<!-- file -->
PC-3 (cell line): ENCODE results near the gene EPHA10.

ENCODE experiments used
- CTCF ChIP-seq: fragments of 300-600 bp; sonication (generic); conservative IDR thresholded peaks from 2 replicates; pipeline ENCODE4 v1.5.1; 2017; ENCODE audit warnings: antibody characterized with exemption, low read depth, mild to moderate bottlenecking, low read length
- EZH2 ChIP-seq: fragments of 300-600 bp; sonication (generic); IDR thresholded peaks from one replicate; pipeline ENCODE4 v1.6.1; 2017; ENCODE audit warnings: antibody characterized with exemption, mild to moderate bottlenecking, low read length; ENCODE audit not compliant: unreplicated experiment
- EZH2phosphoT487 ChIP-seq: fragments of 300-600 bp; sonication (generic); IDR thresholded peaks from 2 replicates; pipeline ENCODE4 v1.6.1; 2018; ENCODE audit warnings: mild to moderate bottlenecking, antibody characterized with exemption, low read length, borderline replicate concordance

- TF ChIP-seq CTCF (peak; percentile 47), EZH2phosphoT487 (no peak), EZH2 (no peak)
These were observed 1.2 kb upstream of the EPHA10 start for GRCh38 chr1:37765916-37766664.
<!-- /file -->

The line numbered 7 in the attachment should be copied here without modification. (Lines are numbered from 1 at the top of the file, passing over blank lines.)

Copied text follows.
These were observed 1.2 kb upstream of the EPHA10 start for GRCh38 chr1:37765916-37766664.